1. Black carbon (BC) in snow reduces snow reflectance, altering snowmelt timing and affecting climate through snow-albedo feedback.
2. The Snow, Ice, and Aerosol Radiative (SNICAR) model was used to estimate global annual mean BC/snow surface radiative forcing from all sources, with biomass burning BC emissions being the largest source of uncertainty.
3. The efficacy of BC/snow forcing is more than three times greater than forcing by CO2, with a global temperature response that is threefold greater than expected from equal forcing by CO2.
The article "Present-day climate forcing and response from black carbon in snow" by Flanner (2007) provides a detailed analysis of the impact of black carbon (BC) on snow reflectance and its subsequent effect on climate. The study uses a Snow, Ice, and Aerosol Radiative (SNICAR) model coupled with a general circulation model to estimate the radiative forcing and climate response from BC in snow.
The article presents several potential biases that could affect the estimates of BC/snow radiative forcing. These include uncertainty in BC emissions, snow aging, aerosol scavenging by snow meltwater, BC optical properties, and snow cover fraction. The study acknowledges that BC emissions are the largest source of uncertainty followed by snow aging. However, it does not provide a detailed discussion of how these uncertainties were addressed or quantified.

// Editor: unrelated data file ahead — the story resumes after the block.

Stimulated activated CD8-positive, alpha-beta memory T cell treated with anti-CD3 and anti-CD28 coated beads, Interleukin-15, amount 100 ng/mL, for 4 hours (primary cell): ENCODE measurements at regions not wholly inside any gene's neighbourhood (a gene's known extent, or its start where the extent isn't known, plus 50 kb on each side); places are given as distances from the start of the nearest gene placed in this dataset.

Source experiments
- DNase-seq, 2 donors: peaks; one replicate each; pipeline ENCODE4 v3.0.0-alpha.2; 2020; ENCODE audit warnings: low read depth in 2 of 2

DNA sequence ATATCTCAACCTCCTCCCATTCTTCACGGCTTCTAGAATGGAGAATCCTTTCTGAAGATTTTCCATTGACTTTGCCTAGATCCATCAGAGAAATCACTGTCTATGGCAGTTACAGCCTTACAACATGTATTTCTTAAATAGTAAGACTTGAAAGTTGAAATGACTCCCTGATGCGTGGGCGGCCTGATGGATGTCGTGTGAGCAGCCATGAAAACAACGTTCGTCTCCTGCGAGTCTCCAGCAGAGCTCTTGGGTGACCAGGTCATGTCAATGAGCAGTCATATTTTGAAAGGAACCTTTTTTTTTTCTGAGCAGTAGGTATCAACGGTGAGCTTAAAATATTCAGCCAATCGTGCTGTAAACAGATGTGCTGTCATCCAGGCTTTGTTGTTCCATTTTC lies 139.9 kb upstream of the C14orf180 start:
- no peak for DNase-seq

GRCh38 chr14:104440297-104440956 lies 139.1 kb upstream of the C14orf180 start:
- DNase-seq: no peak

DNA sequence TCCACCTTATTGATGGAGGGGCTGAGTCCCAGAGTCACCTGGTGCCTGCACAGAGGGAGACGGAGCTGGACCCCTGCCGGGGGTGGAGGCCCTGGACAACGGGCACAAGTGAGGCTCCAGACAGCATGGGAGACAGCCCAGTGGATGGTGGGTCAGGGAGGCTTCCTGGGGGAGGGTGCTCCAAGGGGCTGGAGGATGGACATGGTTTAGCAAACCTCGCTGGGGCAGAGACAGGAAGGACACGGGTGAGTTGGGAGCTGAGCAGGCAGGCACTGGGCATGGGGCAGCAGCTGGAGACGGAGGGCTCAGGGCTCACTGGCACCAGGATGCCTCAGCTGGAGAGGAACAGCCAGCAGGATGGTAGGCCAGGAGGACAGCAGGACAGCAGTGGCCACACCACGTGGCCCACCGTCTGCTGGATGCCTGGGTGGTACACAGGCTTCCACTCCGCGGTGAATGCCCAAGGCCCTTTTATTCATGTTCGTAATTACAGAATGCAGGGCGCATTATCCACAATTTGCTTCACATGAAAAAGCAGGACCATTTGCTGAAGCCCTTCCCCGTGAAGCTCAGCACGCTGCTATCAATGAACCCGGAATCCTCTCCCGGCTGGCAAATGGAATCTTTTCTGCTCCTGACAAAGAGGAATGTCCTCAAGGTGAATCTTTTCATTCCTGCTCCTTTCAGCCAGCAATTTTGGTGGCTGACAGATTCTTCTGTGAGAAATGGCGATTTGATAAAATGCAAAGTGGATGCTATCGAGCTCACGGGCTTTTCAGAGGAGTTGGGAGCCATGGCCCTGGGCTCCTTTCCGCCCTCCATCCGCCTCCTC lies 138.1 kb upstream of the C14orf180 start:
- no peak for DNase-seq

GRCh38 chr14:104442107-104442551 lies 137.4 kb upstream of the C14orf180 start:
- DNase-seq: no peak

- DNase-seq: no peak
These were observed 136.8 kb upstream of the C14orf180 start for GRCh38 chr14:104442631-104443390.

The article also makes several unsupported claims regarding the efficacy of BC/snow forcing compared to CO2 forcing. It suggests that the efficacy of BC/snow forcing is more than three times greater than CO2 forcing without providing sufficient evidence to support this claim. Additionally, the study does not explore counterarguments or alternative explanations for its findings.
Furthermore, while the article notes some potential risks associated with changes in snow albedo caused by BC, it does not provide a comprehensive assessment of these risks or discuss potential mitigation strategies.
Overall, while the study provides valuable insights into the impact of BC on snow reflectance and climate, it would benefit from a more thorough discussion of potential biases and limitations as well as a more balanced presentation of evidence and alternative perspectives.